Global Business Daily: Ryanair cuts winter flights, European stocks hit, Dutch house prices rise
Giulia Carbonaro

"Life for our 20-something customers is unlikely to return to normal for quite some time."

With these rather chilling and possibly prophetic words, Asos toned down celebrations for having increased its profits by a staggering 329 percent this year, compared with 2019. But the online shopping retailer is preparing for a future in which shoppers might have less money in their wallets.

"The normal pattern of social events is not going to resume in the short term, so while we have confidence in our ability to continue growing our market share globally, we are cognizant of the economic impact this crisis is having on our 20-something customers and the pressure on their disposable incomes," said Asos in a statement.

Also growing against expectations is the Netherlands' housing market, where a shortage in supply is causing prices to increase steeply – bad news for Dutch people looking to buy a property now.

If you need some light relief from the struggles of the pandemic, scroll down for our video and interview of the day.

Yesterday you might have read our interview with Laura Cozzi from the International Energy Agency on the future of solar panel – today we bring you a nice animation to show you how the IEA predicts the renewable energy sector could change in the coming years in reaction to COVID-19.

As the second wave of COVID-19 grips Europe, we are more eager than ever to hear good news about potential vaccines. Therefore, we spoke to Guang (Helen) Yang, senior director of Global Strategy and Business Development at Sinovac, about how the Chinese company's candidate vaccine is developing.

Stay safe and enjoy reading,

Giulia Carbonaro



Ryanair is to scale back its winter schedule because of COVID-19 restrictions across Europe. The airline will cut one in three flights and has warned that more jobs will be on the line.

UK pub chain Marston's will cut 2,150 jobs across the country, as it says efforts to recover after lockdown have been damaged by new restrictions.

European stocks dropped on Thursday as COVID-19 restrictions tighten across Europe amid a second wave of the virus.

Heineken's pub business, Star Pubs and Bars, has received a $2.6 million fine by England and Wales's watchdog Pubs Code Adjudicator for forcing pubs to stock "unreasonable levels" of its beers and ciders.

Despite the pandemic, home prices in the Netherlands have climbed 11.6 percent in the third quarter compared with last year, as the Dutch housing market fails to meet demand for properties.

Asos profits have quadrupled this year amid a boom in online shopping for casual wear. Its active customers base has grown by 3 million shoppers, but the company remains wary of the impact of the COVID-19 crisis on customers' disposable incomes.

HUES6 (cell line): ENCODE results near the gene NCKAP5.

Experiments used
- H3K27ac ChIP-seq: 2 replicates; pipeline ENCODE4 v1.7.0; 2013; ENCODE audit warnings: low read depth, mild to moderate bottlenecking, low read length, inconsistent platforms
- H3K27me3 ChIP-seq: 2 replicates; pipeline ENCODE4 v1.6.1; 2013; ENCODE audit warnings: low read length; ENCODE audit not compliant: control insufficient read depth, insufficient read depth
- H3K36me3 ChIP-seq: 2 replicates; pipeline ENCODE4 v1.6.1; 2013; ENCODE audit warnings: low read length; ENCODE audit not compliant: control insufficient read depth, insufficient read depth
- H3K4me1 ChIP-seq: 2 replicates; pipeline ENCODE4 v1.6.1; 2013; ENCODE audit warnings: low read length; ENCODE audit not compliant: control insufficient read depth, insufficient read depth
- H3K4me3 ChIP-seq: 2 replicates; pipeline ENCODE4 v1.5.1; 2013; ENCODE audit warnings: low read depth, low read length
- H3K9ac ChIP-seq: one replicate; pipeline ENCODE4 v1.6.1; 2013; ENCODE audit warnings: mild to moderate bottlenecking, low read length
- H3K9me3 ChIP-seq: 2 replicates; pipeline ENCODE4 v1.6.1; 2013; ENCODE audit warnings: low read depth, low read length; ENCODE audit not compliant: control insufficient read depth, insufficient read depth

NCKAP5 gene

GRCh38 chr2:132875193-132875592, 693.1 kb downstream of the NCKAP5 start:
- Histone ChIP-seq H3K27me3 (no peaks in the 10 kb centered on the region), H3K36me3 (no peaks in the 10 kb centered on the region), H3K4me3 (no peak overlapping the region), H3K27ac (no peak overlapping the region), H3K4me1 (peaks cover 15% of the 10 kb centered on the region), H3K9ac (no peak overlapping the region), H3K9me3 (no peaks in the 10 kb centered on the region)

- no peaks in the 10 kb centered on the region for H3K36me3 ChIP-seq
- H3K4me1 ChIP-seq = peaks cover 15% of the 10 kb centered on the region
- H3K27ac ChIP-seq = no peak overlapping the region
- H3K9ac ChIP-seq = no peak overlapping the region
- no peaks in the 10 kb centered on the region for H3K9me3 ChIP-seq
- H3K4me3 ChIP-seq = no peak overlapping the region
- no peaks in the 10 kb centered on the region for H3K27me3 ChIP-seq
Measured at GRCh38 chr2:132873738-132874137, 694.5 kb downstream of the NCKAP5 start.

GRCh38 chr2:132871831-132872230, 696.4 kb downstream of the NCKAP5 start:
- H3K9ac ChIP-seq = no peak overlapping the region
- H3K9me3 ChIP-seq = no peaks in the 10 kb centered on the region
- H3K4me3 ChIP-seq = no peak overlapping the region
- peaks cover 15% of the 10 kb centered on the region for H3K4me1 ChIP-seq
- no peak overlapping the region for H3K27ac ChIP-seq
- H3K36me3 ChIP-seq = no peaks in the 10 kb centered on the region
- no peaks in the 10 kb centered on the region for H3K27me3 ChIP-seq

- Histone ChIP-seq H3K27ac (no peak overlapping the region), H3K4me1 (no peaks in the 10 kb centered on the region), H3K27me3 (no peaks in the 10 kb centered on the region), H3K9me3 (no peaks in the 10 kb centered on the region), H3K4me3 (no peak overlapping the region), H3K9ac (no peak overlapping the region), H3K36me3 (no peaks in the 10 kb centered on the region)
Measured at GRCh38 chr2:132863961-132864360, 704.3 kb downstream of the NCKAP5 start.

Deloitte has resigned as auditor of the EG Group, the British retailer which owns more than 6,000 petrol stations across the world and has recently reached a deal to buy the supermarket chain Asda for $8.8 billion.

French telecoms billionaire Xavier Niel has teamed up with Unibail's former CEO Leon Bressler to oppose the group's rights issue, which aims to supporting the company's recovery. Instead, Niel thinks Unibail should sell its U.S. portfolio, solve its debt issues and refocus on Europe as its primary market.

Football's English Premier League has announced it won't endorse Project Big Picture, which involved reducing the league from 20 to 18 clubs. Instead, the EPL agreed on a $64.8 million rescue package for League One and Two clubs, the third and fourth tiers of English football.



WATCH: The disruptions caused by the COVID-19 pandemic can open up opportunities to reshape the future of energy, according to a report by the International Energy Agency (IEA).




As Johnson & Johnson and Eli Lilly vaccine trials hit pause over safety concerns that emerged during their third phase, we asked Guang (Helen) Yang, senior director of Global Strategy and Business Development at Sinovac, how the company's trials in Brazil are proceeding.


How are Sinovac's candidate vaccine trials proceeding?

I think currently the trials are going well. In Brazil, we have already a few thousand volunteers being inoculated either with a vaccine or placebo, because now it is still "blind," we don't know who gets what. But purely from the observation of people who are getting the vaccine, we didn't see any vaccine-related severe adverse reactions. So we think in terms of the safety observation, so far, so good. But we need to wait until the trial is completed and to do the "unblinding" to have a further analysis on the results.


In your opinion, when do you think the vaccine might be ready?

Well, for our case in Brazil, I think it is the first trial we started, and that's a case-driven trial. After we inoculate the volunteers, we need to collect the confirmed cases. And based on the scientific study, there should be a certain number of cases that needs to be collected before we reach an interim report or interim status that we can "unblind" at trial. Therefore there are uncertainties about timing. But if everything moves smoothly, we may expect to have some data around end of November or even December. But still there are some uncertainties around that, we need to keep a close eye on that.